Voiced by Amazon Polly
AWS Load Balancer family has a member called Gateway Load Balancer. The following section will look at the functionalities, benefits, limitations, use cases of Gateway Load Balancer, and much more.
- AWS Gateway Load Balancer is a managed service from AWS
- It enables clients to create and maintain multiple inline virtual network appliances scalably.
- It operates at the third layer of the OSI model, the network layer.
- It listens for all IP packets on all ports and sends traffic to the listener rule’s defined target group.
- It has a unique component called Gateway Load Balancer Endpoint (GWLBE). It is a data plane component of GWLB and provides a way for customers to flexibly place interface VPC endpoints in both centralized and distributed deployments.
- A GWLBE is like AWS PrivateLink, which allows you to place your service across many accounts and VPCs without losing centralized control and administration.
- GWLBE is a VPC endpoint that allows virtual appliances in the service provider VPC to communicate with application servers in the service consumer VPC.
2. Before and After Gateway Load Balancer
Let us consider a scenario where users are used to accessing your applications. We know that users can access your applications directly utilizing a load balancer, such as the Application load balancer. The traffic goes directly from the users to the ALB and ALB to the application (fig.1). But what if you wanted all that network traffic to be inspected first before being sent to your application. You must deploy many third-party virtual appliances, for example, EC2 instances that you want all traffic to go through before the traffic reaches your application. As a result, it used to be quite challenging to do so. But now, with a gateway load balancer (fig.2).
Fig 1: Application Load Balancer
The gateway load balancer can be used to implement intrusion detection and prevention systems and deep packet inspection. To get started, one must create a gateway load balancer; what is going to happen is that behind the scenes, route tables have to be updated in the VPC. As a result, the route tables have been altered, and now what happens is that users’ traffic first goes through a gateway load balancer. The gateway load balancer will then spread that traffic across a target group of your virtual appliances. So, all the traffic will reach these appliances, where the traffic will be analyzed. Then, based on decisions made by appliances, traffic will be dropped or forwarded to the VPC endpoint.
Fig 2: Gateway Load Balancer
- The GENEVE protocol is used by the Gateway load balancer and its registered virtual appliance instances to exchange application traffic on port 6081.
- It provides horizontal scaling and fault tolerance to the appliances.
- It is transparent to network traffic as there is no change to source traffic.
- separate security and user admin domains shared across different VPCs, and AWS accounts
- provide the appliance-as-a-service facility (e.g., firewall-as-a-service)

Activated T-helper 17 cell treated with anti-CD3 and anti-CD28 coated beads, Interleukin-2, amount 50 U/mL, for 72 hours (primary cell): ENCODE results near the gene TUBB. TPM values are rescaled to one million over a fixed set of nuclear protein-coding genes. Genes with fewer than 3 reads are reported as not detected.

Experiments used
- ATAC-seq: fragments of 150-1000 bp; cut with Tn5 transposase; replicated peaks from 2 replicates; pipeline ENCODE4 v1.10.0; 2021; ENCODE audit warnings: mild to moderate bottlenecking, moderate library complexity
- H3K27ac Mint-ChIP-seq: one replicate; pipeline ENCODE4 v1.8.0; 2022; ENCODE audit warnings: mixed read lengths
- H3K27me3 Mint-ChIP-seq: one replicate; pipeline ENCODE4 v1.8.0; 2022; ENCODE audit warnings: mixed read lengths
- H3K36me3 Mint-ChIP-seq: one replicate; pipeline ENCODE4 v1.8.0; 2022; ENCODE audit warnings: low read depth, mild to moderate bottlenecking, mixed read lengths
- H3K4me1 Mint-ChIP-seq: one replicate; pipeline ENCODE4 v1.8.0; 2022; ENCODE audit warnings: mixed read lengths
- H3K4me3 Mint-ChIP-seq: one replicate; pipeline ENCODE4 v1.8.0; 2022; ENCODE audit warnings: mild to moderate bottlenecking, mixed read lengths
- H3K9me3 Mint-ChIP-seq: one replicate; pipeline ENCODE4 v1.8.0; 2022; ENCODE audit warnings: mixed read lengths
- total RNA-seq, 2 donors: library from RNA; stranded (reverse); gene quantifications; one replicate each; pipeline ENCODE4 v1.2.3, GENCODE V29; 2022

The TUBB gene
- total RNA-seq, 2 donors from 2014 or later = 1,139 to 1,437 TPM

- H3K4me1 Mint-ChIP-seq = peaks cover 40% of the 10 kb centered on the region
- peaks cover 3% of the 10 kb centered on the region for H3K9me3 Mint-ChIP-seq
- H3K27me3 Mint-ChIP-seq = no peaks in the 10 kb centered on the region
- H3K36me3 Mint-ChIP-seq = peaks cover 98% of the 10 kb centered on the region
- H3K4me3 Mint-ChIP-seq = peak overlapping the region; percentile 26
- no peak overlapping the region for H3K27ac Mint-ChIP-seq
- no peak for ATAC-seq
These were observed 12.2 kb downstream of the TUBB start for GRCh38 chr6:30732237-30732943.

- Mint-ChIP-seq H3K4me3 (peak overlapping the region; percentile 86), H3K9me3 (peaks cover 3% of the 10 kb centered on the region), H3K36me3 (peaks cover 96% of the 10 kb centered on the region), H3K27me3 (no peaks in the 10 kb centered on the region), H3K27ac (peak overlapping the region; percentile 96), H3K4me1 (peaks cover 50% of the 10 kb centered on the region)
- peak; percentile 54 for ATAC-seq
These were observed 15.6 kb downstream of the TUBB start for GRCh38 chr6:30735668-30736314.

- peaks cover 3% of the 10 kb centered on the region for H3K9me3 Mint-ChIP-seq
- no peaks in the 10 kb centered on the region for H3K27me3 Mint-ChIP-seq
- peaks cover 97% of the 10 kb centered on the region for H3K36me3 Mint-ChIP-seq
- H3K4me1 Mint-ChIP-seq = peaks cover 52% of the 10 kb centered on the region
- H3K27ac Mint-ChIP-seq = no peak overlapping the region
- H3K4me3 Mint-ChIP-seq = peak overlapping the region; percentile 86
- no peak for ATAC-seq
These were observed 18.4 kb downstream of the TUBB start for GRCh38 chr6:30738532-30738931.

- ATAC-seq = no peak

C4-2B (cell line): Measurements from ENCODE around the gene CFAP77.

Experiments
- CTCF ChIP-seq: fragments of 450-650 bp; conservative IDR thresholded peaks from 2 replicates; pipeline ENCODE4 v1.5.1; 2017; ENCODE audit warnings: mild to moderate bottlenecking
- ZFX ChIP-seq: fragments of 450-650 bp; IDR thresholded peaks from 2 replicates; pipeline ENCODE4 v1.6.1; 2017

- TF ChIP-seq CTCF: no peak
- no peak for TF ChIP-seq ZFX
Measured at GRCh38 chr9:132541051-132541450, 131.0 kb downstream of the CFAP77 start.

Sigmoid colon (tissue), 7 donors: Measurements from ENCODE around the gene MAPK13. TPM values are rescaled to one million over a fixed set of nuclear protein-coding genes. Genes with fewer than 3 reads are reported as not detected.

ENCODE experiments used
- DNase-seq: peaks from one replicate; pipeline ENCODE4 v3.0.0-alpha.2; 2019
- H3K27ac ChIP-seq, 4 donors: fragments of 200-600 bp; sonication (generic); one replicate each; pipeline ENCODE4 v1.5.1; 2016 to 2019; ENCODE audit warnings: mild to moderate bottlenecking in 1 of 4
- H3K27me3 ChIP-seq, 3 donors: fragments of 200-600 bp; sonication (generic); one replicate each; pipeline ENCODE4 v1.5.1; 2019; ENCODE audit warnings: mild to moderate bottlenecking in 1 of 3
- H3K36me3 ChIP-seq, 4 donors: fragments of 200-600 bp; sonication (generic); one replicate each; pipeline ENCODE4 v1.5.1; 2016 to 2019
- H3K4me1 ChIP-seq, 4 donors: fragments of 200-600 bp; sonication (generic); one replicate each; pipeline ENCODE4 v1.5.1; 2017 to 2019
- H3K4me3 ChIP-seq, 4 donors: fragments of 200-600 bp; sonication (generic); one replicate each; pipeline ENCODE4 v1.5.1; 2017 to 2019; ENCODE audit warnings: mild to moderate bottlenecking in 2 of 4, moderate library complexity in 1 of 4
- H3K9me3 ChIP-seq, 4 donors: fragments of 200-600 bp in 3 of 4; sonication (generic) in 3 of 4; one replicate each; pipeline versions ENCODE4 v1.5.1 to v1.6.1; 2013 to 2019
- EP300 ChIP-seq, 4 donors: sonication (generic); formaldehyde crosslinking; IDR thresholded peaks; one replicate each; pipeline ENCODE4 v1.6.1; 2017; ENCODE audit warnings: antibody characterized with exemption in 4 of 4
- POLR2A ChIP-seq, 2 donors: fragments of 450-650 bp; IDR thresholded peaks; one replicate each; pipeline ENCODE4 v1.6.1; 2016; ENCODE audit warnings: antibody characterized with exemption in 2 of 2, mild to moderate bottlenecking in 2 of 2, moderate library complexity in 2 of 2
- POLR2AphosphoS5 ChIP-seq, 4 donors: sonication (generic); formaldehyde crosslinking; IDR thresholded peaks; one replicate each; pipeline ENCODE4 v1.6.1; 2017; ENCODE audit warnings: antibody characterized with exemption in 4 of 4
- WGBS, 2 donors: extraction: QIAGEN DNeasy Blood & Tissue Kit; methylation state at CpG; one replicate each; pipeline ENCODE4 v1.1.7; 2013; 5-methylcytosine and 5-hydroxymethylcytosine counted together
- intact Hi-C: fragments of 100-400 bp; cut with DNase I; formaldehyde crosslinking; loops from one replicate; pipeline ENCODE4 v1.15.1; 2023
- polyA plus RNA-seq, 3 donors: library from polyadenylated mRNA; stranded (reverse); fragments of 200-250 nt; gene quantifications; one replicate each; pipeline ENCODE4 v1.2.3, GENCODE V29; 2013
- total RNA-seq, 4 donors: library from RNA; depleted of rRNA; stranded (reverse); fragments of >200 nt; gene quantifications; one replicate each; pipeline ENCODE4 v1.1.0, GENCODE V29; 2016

- Endpoints can be created between VPCs and services in the same region but not between VPCs and services in separate regions
- Endpoint support IPV4 traffic only
- Security groups are not supported
- The gateway load balancer endpoint supports a maximum bandwidth of 40 Gbps.
5. Use Cases
Use cases in security
- N-S inspection (VPC to/from Internet) using Internet Gateway
- N-S inspection (VPC to/from Internet) using Transit Gateway
- Inter-VPC traffic inspection using Transit Gateway
Other use cases
- Deploying third-party appliances became faster
- Scale virtual appliances while managing costs
- Improve virtual appliance availability
The AWS Gateway Load Balancer is billed hourly in addition to the number of Gateway Load Balancer Capacity Units consumed, a metric determined by new and active connections or flows per second and the processed bytes.
Region: Asia Pacific (Mumbai)
$0.0133 per Gateway Load Balancer-hour (or partial hour)
$0.004 per GLCU (Gateway Load Balancer Capacity Units)-hour (or partial hour)
The AWS Gateway Load Balancer is massive, bringing to the cloud a capability that has never existed in traditional/legacy data center networks. However, as we have seen, Gateway Load Balancer is not the only load balancer; there are many other load balancers offered by AWS, such as Classic Load Balancer, Application Load Balancer, and Network Load Balancer.
Here at CloudThat are the official AWS (Amazon Web Services) Advanced Consulting Partner and Training partner and Microsoft gold partner, helping people develop knowledge on cloud and help their businesses aim for higher goals using best in industry cloud computing practices and expertise. We are on a mission to build a robust cloud computing ecosystem by disseminating knowledge on technological intricacies within the cloud space. Our blogs, webinars, case studies, and white papers enable all the stakeholders in the cloud computing sphere.
Feel free to drop a comment or any queries that you have regarding AWS services, cloud adoption, consulting and we will get back to you quickly. To get started, go through our Expert Advisory page and Managed Services Package that is CloudThat‘s offerings.
WRITTEN BY Aishwarya Joshi
Aishwarya works as a Research Associate (AWS Media services) with CloudThat. She is an enthusiastic individual and a good team player. A positive attitude is her way of dealing with everything. She enjoys learning new technologies and exploring various ways of problem-solving. As of late, she has become proficient in cloud services and enjoys writing technical blogs.